Alessandro Padoa

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Florence
Alessandro Padoa.jpg
Born (1868-10-14)14 October 1868
Venice, Italy
Died 25 November 1937(1937-11-25) (aged 69)
Genoa, Italy
Nationality Italian
Fields Mathematics

Alessandro Padoa (14 October 1868 – 25 November 1937) was an Italian mathematician and logician, a contributor to the school of Giuseppe Peano.[1] He is remembered for a method for deciding whether, given some formal theory, a new primitive notion is truly independent of the other primitive notions. There is an analogous problem in axiomatic theories, namely deciding whether a given axiom is independent of the other axioms.

The following description of Padoa's career is included in a biography of Peano:

He attended secondary school in Venice, engineering school in Padua, and the University of Turin, from which he received a degree in mathematics in 1895. Although he was never a student of Peano, he was an ardent disciple and, from 1896 on, a collaborator and friend. He taught in secondary schools in Pinerolo, Rome, Cagliari, and (from 1909) at the Technical Institute in Genoa. He also held positions at the Normal School in Aquila and the Naval School in Genoa, and, beginning in 1898, he gave a series of lectures at the Universities of Brussels, Pavia, Berne, Padua, Cagliari, and Geneva. He gave papers at congresses of philosophy and mathematics in Paris, Cambridge, Livorno, Parma, Padua, and Bologna. In 1934 he was awarded the ministerial prize in mathematics by the Accademia dei Lincei (Rome).[2]

The congresses in Paris in 1900 were particularly notable. Padoa's addresses at these congresses have been well remembered for their clear and unconfused exposition of the modern axiomatic method in mathematics. In fact, he is said to be "the first … to get all the ideas concerning defined and undefined concepts completely straight".[3]

Congressional addresses[edit]

Philosophers' congress[edit]

At the International Congress of Philosophy Padoa spoke on "Logical Introduction to Any Deductive Theory". He says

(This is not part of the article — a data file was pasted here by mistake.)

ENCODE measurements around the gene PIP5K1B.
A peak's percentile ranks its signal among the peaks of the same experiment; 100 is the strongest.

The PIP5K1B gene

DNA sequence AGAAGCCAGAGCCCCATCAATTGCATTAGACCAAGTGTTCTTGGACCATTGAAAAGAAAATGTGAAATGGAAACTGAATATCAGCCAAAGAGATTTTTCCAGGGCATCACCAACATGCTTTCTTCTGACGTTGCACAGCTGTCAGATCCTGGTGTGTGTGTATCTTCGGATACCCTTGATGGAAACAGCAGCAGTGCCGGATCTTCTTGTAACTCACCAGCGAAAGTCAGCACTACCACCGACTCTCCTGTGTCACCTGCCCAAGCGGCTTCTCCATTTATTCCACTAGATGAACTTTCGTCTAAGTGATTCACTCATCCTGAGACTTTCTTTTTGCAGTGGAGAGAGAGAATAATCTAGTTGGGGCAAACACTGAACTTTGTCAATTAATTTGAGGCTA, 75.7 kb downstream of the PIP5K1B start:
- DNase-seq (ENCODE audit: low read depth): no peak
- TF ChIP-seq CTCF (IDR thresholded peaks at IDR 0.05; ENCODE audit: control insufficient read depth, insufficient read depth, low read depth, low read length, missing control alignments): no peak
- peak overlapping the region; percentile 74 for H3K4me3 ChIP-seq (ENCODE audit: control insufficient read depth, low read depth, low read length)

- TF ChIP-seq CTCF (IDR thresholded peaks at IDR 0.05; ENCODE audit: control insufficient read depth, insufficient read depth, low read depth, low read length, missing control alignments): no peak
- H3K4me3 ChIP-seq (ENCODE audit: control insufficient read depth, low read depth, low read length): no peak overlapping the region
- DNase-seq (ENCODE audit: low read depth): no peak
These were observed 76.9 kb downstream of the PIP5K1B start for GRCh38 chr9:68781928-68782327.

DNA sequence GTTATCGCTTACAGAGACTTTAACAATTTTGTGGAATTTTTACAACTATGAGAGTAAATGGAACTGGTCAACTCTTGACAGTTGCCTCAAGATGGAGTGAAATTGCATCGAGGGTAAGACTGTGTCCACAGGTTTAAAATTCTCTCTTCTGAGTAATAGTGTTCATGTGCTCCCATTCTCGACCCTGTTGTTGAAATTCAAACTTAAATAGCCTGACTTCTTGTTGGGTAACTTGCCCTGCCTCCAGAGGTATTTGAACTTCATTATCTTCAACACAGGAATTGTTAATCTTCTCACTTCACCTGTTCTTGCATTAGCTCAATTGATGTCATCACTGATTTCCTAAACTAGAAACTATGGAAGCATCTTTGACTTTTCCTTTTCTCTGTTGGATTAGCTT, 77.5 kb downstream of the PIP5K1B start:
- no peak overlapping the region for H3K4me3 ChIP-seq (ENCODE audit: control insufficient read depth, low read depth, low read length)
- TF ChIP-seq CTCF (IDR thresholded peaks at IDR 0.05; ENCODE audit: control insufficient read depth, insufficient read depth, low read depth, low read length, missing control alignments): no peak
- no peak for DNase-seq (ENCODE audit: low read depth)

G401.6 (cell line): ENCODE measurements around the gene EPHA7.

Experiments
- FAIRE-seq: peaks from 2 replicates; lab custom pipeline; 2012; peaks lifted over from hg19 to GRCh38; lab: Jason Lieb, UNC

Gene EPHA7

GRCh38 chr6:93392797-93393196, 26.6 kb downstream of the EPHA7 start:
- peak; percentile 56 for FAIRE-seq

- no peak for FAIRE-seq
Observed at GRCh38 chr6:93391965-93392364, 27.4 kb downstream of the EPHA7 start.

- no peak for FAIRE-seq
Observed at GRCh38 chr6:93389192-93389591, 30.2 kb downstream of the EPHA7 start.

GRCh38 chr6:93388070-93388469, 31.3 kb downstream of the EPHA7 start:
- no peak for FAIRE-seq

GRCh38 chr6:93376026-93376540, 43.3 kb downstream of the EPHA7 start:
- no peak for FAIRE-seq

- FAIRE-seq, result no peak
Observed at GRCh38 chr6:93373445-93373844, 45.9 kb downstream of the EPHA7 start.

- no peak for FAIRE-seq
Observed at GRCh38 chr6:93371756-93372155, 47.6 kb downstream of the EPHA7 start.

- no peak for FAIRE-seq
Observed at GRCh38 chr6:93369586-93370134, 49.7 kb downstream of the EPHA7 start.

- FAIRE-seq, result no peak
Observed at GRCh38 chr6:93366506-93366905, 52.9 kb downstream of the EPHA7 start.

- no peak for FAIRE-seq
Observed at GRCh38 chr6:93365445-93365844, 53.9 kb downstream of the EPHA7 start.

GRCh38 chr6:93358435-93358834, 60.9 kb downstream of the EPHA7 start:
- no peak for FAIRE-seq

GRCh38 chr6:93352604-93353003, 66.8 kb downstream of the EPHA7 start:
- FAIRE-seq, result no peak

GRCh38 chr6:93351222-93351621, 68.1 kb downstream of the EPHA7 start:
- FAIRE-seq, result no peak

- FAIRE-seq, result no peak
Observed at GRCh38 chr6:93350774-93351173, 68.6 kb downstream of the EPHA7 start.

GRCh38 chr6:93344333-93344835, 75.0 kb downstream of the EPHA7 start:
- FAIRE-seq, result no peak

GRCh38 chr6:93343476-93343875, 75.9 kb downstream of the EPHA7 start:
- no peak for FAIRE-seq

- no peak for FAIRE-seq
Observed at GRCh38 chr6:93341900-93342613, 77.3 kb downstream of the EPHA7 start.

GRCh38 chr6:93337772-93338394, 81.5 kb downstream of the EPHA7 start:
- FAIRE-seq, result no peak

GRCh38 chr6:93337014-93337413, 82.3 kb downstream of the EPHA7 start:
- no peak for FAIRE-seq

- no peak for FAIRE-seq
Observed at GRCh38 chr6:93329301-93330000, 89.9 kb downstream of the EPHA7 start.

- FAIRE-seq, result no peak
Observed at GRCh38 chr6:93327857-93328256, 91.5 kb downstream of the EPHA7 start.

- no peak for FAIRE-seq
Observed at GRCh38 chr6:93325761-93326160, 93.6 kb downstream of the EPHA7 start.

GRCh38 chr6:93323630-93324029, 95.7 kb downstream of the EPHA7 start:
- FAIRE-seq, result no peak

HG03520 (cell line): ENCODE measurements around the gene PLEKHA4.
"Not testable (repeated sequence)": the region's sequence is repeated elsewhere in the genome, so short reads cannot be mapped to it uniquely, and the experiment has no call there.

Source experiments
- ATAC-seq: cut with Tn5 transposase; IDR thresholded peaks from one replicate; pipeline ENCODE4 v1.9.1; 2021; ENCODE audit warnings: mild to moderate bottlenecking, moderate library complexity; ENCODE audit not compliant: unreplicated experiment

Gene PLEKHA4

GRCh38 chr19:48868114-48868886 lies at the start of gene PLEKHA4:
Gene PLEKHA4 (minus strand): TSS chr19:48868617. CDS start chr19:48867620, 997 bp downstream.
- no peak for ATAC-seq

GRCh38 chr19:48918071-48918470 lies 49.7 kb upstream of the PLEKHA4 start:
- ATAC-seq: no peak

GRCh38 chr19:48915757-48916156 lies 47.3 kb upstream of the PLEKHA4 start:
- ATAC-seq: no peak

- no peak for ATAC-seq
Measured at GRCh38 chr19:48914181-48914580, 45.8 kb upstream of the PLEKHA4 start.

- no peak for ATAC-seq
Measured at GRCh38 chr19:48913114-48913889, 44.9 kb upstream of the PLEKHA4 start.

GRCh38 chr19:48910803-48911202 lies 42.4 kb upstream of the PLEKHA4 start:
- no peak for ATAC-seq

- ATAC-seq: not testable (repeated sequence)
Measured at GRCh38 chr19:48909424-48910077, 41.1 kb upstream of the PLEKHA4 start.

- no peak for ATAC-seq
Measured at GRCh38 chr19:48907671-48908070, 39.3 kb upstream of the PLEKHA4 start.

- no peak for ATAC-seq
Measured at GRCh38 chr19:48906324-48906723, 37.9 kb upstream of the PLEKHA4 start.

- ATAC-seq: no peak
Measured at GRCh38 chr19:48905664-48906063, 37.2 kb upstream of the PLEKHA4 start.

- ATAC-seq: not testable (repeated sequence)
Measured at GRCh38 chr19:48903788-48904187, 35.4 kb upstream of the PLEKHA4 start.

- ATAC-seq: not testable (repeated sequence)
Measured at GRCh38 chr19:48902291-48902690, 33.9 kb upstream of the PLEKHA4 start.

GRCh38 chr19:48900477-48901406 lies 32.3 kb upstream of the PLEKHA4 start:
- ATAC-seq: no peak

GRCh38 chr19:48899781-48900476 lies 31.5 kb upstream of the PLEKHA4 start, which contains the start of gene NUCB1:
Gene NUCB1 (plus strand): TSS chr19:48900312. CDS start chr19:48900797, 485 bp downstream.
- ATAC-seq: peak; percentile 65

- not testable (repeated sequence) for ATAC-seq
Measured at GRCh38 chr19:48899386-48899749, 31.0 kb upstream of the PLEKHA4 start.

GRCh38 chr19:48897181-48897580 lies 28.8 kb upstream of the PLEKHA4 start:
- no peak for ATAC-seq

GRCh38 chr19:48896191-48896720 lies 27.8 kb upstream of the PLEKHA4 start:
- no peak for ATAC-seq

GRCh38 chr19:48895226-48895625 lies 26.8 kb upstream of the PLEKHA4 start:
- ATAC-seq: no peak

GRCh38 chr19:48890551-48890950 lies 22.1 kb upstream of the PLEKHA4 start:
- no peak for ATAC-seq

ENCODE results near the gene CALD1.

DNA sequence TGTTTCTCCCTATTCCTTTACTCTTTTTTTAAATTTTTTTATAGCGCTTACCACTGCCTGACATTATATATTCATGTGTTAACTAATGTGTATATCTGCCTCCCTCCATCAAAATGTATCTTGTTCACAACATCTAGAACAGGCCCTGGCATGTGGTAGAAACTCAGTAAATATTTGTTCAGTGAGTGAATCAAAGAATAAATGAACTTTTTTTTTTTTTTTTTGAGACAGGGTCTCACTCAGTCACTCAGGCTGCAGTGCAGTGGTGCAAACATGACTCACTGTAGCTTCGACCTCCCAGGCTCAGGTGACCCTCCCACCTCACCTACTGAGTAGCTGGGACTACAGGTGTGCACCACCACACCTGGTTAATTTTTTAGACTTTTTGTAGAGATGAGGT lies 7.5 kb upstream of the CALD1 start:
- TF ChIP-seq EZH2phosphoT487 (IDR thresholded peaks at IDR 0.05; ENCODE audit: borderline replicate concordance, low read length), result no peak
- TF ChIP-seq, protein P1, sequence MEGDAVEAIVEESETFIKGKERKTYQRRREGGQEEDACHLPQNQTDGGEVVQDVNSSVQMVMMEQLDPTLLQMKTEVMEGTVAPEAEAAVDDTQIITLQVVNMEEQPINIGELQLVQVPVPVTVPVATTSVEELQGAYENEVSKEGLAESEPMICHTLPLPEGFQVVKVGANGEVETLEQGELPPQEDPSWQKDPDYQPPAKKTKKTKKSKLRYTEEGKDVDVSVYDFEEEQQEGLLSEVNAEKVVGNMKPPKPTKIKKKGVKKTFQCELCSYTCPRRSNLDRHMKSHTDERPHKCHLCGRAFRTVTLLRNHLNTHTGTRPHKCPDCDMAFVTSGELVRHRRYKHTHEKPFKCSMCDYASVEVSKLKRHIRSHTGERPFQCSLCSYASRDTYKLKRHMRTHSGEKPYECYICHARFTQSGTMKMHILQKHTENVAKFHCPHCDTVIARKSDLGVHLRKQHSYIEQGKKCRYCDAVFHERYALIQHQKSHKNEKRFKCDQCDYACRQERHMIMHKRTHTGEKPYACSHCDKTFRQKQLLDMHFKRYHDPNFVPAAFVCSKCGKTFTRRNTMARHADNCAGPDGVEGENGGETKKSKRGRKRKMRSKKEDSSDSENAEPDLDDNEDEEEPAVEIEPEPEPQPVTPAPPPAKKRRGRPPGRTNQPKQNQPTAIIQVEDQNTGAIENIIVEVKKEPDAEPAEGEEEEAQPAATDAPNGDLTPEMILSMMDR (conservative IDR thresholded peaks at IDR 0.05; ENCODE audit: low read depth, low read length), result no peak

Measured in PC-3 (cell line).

during the period of elaboration of any deductive theory we choose the ideas to be represented by the undefined symbols and the facts to be stated by the unproved propositions; but, when we begin to formulate the theory, we can imagine that the undefined symbols are completely devoid of meaning and that the unproved propositions (instead of stating facts, that is, relations between the ideas represented by the undefined symbols) are simply conditions imposed upon undefined symbols.
Then, the system of ideas that we have initially chosen is simply one interpretation of the system of undefined symbols; but from the deductive point of view this interpretation can be ignored by the reader, who is free to replace it in his mind by another interpretation that satisfies the conditions stated by the unproved propositions. And since the propositions, from the deductive point of view, do not state facts, but conditions, we cannot consider them genuine postulates.

Padoa went on to say:

...what is necessary to the logical development of a deductive theory is not the empirical knowledge of the properties of things, but the formal knowledge of relations between symbols.[4]

Mathematicians' congress[edit]

Padoa spoke at the 1900 International Congress of Mathematicians with his title "A New System of Definitions for Euclidean Geometry". At the outset he discusses the various selections of primitive notions in geometry at the time:

The meaning of any of the symbols that one encounters in geometry must be presupposed, just as one presupposes that of the symbols which appear in pure logic. As there is an arbitrariness in the choice of the undefined symbols, it is necessary to describe the chosen system. We cite only three geometers who are concerned with this question and who have successively reduced the number of undefined symbols, and through them (as well as through symbols that appear in pure logic) it is possible to define all the other symbols.
First, Moritz Pasch was able to define all the other symbols through the following four:
1. point   2. segment (of a line)
3. plane   4. is superimposable upon
Then, Giuseppe Peano was able in 1889 to define plane through point and segment. In 1894 he replaced is superimposable upon with motion in the system of undefined symbols, thus reducing the system to symbols:
1. point   2. segment   3. motion
Finally, in 1899 Mario Pieri was able to define segment through point and motion. Consequently, all the symbols that one encounters in Euclidean geometry can be defined in terms of only two of them, namely
1. point   2. motion

Padoa completed his address by suggesting and demonstrating his own development of geometric concepts. In particular, he showed how he and Pieri define a line in terms of collinear points.

References[edit]

  1. ^ Smith 2000, p. 49
  2. ^ Kennedy (1980), page 86
  3. ^ Smith 2000, pp. 46–47
  4. ^ van Heijenoort 120,121

Bibliography[edit]

  • A. Padoa (1900) "Logical introduction to any deductive theory" in Jean van Heijenoort, 1967. A Source Book in Mathematical Logic, 1879–1931. Harvard Univ. Press: 118–23.
  • A. Padoa (1900) "Un Nouveau Système de Définitions pour la Géométrie Euclidienne", Proceedings of the International Congress of Mathematicians, pages 353–63.

Secondary:

External links[edit]